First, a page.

The current broadband and network infrastructures in South Africa should be more than capable of providing a service comparable to Europe and the US – system administrators just need to clean up their act, says a leading network security expert.
Gary Miliefsky, founder and chief technology officer of NetClarity and a cybercrime advisor to former US presidents George Bush and Bill Clinton, says that more than half the capacity of many networks he accessed while on a visit to the country was being eaten up by botnets and malware.
"South African companies and operators don't have to buy new equipment to improve their network infrastructures," Miliefsky says. "They just have to clean up what they already have."
He cites the example of one government IT department he visited where, within minutes and implementing some simple procedures and software, he had improved the performance of the department's 1Gb line by 90%.
"Everyone loved it," he says. "Except those that were on porn sites, gambling sites, downloading music and downloading videos. But these culprits were only half the battle – backdoors were responsible for wasting the rest of the network's capacity.
"It's not about a lack of infrastructure, it's about so many backdoors, misconfigurations and vulnerabilities that local networks can't operate optimally.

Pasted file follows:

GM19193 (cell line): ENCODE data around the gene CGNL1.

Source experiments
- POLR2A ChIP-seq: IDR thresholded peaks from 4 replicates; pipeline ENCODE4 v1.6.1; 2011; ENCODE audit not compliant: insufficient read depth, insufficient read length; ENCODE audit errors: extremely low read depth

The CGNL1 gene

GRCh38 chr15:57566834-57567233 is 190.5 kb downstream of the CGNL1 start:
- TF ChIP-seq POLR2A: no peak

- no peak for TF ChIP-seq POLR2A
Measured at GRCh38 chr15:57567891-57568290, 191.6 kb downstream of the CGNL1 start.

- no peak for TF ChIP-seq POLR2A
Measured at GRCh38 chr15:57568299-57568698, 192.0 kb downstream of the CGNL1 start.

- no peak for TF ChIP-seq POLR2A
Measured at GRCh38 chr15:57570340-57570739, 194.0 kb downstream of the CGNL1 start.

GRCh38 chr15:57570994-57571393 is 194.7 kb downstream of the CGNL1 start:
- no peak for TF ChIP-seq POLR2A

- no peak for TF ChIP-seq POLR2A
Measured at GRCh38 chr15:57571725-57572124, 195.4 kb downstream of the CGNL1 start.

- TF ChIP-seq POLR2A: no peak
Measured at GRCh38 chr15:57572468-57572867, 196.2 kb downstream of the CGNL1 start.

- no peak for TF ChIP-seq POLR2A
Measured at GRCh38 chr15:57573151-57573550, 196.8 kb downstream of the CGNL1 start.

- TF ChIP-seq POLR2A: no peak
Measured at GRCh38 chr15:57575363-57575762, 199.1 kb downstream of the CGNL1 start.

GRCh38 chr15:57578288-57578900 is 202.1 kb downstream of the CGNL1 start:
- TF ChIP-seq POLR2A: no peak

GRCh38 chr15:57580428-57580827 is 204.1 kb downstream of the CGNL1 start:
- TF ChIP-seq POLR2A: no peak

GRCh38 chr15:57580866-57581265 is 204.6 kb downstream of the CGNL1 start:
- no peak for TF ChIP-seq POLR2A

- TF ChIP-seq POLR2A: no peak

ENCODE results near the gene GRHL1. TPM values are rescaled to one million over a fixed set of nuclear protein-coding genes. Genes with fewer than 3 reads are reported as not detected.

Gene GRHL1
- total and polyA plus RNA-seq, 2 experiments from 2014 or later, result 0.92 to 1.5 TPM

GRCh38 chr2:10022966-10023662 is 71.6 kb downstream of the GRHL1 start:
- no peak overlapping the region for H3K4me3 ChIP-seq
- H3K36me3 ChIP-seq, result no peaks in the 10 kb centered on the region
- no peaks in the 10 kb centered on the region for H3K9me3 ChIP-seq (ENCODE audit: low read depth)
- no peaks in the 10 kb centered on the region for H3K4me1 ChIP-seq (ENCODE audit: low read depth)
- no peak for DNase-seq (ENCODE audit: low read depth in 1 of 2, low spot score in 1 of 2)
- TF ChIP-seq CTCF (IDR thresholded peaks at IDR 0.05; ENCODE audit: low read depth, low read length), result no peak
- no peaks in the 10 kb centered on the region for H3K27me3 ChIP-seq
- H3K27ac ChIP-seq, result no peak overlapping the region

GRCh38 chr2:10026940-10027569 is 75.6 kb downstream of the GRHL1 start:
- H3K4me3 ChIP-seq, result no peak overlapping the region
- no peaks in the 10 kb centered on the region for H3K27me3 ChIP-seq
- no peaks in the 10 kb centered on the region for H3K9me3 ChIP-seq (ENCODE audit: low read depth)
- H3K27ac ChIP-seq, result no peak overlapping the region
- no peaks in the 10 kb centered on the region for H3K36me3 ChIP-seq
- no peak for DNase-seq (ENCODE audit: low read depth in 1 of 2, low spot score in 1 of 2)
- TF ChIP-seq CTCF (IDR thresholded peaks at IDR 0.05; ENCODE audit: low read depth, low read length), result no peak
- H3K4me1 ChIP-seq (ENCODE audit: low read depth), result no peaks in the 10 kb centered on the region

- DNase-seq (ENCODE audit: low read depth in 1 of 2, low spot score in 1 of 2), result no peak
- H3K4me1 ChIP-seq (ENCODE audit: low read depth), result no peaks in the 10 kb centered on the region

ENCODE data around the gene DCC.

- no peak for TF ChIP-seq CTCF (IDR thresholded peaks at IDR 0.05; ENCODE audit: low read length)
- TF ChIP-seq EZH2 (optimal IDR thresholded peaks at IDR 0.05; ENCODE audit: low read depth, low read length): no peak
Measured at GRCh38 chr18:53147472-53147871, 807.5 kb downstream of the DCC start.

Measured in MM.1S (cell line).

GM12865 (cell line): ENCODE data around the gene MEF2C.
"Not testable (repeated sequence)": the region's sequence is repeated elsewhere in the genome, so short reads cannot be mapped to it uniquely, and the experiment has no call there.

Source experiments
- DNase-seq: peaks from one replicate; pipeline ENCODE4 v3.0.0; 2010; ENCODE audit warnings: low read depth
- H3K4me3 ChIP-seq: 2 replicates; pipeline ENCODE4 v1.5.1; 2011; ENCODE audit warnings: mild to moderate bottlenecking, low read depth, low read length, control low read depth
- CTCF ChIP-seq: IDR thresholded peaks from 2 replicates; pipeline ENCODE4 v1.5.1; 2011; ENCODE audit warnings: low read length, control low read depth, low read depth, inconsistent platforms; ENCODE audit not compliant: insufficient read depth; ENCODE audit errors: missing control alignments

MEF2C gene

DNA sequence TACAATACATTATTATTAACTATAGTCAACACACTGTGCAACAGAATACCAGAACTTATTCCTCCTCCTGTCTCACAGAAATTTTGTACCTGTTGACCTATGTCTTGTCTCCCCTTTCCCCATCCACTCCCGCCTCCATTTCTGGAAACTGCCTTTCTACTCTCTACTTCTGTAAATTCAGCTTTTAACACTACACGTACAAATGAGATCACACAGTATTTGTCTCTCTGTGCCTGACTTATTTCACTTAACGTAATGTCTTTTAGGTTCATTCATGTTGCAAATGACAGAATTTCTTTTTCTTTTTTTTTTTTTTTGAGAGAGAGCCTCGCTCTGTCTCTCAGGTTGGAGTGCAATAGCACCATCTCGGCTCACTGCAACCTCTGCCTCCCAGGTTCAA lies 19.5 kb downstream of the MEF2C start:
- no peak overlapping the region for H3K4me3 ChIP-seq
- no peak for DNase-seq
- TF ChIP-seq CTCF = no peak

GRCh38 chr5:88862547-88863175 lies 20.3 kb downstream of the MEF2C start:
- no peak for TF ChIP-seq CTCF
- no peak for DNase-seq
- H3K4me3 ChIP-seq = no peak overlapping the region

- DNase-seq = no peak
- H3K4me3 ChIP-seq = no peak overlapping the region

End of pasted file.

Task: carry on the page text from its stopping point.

"So when people scream that the network needs to be improved, fix what you have first and then you can decide on an upgrade," he says.
Miliefsky says he accessed a number of networks during his visit – airport wireless networks, government departments and commercial sites.
"I didn't hack into any of the major ISP networks to get more data, maybe next time," he says, adding that he wouldn't be surprised if they were experiencing the same problems.
"The bottom line is: would you like the tap water in your house to be loaded with cholera … and next week salmonella … and it changes every week?," he asks. "Of course not – so you filter it. That's what you have to do with your network. Filter it, clean it up. You don't allow some stranger to push more and more disease into your home – why should you allow them to do the same to your network?"
NetClarity is distributed in South Africa by Compliant IT.